I have never made but one prayer to God, a very short one: "O Lord make my enemies ridiculous." And God granted it. - Voltaire
Illusion is the first of all pleasures. - Voltaire

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Goibniu
post Jun 13 2010, 09:45 PM
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Bagua is a soft martial art, akin to Taiji chuan. It is very effective, but hard to find. I do Taiji and Wing Chun Kungfu, but that is in part because I managed to find good teachers in these arts. Neither of the martial arts you were interested in are popular. Finding a good teacher is actually more important than the particular style.

If you are interested in the energy work aspects (Qigong, Kiko, etc) then the soft martial arts would be your best bet. Qigong, Kiko, energy work, whatever you want to call it is the 'psionic' aspect that you are referring to. It is part of most martial arts, but in soft martial arts such as Xing Yi, Ba Gua, Taiji, and Aikido it is much more emphasized. In the hard martial arts it is taught near the end of the training if at all, while in the soft styles it is taught from the very beginning.

Bagua perhaps takes a bit longer to be combat ready than in Tae Kwon Do, for instance, but not that much longer. It is also generally more effective and comprehensive. But the effectiveness of the martial artist depends less on the particular style than on the individual's athletic ability, the amount of work they put into learning to perform the skills, conditioning and courage. As one of my teachers used to say there are only so many ways to throw a punch or block a kick. I would suggest that you ask for recommendations, talk to potential teachers (no matter the style), and ask them such things as how long they have been practicing, how long have they been teaching, do they include internal work (Qigong, Kiko), and try to get a feel for the potential teacher. Do you think they would be inspiring to you? Do they seem knowledgeable, ethical, hard working, easy to get along with? What do you want out of it? Does the teacher seem to be training the students to become competitors, MMA fighters, street fighters? How does this fit into what you want? Schools often are focused on turning out competitive MAs (martial arts as a sport), street fighters (self defense), or hobbyists (exercise, a way of getting an evening away from the wife).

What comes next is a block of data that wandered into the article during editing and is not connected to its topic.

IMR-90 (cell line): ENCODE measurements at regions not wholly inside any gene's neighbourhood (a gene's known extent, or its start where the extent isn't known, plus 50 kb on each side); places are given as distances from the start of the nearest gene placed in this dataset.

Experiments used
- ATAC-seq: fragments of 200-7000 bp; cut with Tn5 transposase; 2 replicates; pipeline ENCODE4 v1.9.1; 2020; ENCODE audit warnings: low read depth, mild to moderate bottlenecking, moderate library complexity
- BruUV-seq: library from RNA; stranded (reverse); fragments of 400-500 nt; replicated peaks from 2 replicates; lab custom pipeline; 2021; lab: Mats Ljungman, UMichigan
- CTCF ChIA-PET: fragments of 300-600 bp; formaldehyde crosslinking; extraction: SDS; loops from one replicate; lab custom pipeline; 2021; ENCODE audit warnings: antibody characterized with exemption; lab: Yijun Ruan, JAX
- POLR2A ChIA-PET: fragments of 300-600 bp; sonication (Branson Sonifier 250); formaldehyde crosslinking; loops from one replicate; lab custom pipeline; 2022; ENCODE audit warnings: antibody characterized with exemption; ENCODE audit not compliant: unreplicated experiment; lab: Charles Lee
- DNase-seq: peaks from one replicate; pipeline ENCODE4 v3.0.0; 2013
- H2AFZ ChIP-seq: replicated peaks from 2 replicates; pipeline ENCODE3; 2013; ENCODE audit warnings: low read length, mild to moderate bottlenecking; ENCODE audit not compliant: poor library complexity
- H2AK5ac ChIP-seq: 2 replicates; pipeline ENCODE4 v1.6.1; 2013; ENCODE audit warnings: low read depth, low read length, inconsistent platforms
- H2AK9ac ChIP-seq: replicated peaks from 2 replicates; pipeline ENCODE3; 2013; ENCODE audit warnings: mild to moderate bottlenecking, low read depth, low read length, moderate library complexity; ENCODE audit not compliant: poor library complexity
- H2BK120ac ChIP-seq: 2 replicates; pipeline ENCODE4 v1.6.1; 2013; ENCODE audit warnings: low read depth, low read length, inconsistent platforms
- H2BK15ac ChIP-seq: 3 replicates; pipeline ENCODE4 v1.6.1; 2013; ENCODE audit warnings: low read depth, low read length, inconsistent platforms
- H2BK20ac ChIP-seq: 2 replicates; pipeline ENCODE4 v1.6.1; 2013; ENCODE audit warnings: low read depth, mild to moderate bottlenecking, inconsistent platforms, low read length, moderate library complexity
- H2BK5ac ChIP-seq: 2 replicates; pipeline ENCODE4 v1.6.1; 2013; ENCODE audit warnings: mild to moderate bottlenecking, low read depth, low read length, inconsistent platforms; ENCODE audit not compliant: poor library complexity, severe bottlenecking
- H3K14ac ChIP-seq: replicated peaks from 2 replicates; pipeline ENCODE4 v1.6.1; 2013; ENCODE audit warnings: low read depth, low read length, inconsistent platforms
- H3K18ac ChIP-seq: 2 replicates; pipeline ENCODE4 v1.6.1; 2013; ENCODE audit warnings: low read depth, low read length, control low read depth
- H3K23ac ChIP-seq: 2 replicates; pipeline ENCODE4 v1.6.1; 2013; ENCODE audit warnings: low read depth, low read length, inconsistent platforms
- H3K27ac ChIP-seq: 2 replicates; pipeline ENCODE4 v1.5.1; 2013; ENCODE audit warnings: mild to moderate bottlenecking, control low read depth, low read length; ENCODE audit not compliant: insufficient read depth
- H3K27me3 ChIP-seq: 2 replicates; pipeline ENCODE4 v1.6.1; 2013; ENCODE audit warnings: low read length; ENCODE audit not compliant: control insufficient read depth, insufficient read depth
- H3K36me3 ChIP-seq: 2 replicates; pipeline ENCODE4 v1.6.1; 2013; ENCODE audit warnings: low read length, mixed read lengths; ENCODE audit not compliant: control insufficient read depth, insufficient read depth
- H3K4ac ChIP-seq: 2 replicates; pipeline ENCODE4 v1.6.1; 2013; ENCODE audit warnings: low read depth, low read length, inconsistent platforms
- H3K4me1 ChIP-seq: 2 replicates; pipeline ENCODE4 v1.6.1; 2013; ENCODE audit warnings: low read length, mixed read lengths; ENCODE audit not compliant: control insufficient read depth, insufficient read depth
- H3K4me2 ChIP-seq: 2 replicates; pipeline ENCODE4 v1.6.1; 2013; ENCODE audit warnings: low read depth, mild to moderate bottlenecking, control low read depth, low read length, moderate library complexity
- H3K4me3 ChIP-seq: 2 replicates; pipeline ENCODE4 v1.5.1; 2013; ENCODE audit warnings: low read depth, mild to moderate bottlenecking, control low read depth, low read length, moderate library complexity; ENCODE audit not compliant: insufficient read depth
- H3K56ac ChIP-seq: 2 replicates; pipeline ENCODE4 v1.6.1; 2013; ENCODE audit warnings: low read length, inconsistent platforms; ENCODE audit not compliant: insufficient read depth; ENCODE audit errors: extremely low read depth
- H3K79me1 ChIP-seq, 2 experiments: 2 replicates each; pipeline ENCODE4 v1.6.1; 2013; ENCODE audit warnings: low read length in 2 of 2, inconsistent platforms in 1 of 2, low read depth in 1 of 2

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kaboom13
post Jun 14 2010, 01:18 PM
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What aspects of Kung Fu are you looking into? What do you want from it?

The more 'badass' or 'awesome' or 'cool' the art usually, is the far more rigid, brutal, cold, the teachers will be. From personal experience, they will treat you like crap (with good reason), scream at you, and continue to berate you until you get something right. This is all in their nature, given the art their teaching sets perfection as the baseline, but be prepared for the fact they think that 'the nail that sticks up must be pounded down.'

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Kath